Coffee may be able to lengthen your life and lower your risk of depression

The Washington Post

A cup of coffee being poured

© Richard Eskite Photography/Getty ImagesA cup of coffee being poured

The headlines about coffee’s impact on your health seem to change as quickly as the time it takes to drink a cup. Should you savor every drop or try to cut down? Here’s what we know right now:

It may lengthen your life.

True, coffee drinkers are more likely than nondrinkers to smoke, eat red meat, skimp on exercise and have other life-shortening habits, according to a large 2012 study published in the New England Journal of Medicine.

But even after adjusting for such factors, they found that people age 50 to 71 who drank at least one cup of coffee per day had a lower risk than nondrinkers of dying from diabetes, heart disease or other health problems when followed for more than a decade. That may be due to beneficial compounds in coffee such as antioxidants — which might ward off disease — and not caffeine. Decaf drinkers had the same results.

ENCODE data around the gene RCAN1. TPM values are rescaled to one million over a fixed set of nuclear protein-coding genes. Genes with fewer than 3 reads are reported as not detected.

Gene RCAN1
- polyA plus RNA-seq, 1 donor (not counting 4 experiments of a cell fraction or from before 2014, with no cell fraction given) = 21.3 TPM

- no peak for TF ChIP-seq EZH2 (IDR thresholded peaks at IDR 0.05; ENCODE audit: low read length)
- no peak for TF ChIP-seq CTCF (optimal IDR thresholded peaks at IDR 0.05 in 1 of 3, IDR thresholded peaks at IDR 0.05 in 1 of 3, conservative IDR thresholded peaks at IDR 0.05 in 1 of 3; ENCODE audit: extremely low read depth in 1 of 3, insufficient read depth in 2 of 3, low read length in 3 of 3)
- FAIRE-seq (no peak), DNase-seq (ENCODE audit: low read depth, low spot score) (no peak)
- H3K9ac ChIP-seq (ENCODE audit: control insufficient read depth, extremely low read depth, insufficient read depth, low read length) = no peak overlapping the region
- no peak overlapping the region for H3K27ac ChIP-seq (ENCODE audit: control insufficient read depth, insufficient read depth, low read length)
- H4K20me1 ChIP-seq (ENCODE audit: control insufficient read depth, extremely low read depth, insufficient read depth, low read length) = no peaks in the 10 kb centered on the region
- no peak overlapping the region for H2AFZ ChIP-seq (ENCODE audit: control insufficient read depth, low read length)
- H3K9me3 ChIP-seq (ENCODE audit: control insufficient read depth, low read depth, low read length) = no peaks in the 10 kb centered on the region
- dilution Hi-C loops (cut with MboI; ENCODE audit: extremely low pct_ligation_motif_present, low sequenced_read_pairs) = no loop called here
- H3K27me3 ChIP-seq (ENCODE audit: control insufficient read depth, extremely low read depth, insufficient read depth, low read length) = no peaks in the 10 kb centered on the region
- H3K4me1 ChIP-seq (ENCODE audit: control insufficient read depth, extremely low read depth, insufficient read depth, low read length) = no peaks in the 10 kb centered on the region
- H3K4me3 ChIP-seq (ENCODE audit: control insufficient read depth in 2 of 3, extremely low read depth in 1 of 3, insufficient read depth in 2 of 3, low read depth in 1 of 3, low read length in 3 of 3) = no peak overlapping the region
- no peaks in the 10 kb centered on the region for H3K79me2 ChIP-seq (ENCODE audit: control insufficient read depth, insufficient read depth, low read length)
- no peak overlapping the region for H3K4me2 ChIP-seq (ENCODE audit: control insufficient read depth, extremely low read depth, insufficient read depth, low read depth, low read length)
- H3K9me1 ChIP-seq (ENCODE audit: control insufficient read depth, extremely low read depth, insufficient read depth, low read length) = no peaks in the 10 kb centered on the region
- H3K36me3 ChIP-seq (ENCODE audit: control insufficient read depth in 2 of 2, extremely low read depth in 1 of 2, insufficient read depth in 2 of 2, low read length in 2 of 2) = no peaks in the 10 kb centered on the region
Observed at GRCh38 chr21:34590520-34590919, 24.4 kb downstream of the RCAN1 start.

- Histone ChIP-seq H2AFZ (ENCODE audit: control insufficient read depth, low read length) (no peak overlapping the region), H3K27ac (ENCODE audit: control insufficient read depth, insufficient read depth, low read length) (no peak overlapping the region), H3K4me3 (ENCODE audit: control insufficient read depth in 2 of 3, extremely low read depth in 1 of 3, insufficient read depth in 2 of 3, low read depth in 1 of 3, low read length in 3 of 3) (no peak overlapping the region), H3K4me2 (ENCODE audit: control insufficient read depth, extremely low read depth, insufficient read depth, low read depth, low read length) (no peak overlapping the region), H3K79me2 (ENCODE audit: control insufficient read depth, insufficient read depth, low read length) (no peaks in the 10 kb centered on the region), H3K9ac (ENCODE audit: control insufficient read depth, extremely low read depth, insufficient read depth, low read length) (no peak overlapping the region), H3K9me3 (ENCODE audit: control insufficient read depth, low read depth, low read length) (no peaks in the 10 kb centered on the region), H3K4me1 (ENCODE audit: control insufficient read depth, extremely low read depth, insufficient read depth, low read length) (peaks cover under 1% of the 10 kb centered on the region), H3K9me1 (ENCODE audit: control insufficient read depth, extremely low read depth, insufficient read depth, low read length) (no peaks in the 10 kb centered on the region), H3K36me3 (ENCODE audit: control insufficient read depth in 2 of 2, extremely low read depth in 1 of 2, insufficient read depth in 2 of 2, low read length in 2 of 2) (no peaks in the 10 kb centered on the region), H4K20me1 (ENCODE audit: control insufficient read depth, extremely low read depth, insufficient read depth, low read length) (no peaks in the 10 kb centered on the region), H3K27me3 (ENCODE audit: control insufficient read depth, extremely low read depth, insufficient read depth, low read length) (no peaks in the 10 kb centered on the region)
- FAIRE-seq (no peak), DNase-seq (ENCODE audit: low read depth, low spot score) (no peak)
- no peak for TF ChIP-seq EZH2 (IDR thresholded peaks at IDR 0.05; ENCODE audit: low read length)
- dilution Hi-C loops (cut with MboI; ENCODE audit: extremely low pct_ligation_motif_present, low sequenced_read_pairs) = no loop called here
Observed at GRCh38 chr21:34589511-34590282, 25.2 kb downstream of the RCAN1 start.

It may make you happier.

Coffee is not just a pick-me-up; it also has been linked to a lower risk of depression. In a study led by the Harvard School of Public Health that tracked 50,000 women for 10 years, those who drank four or more cups of caffeinated coffee per day were 20 percent less likely to develop depression than nondrinkers. Another study found that adults who drank two to four cups of caffeinated coffee were about half as likely to attempt suicide as decaf drinkers or abstainers. The researchers speculated that long-term coffee drinking may boost the production of “feel good” hormones such as dopamine.

It contains many good-for-you chemicals.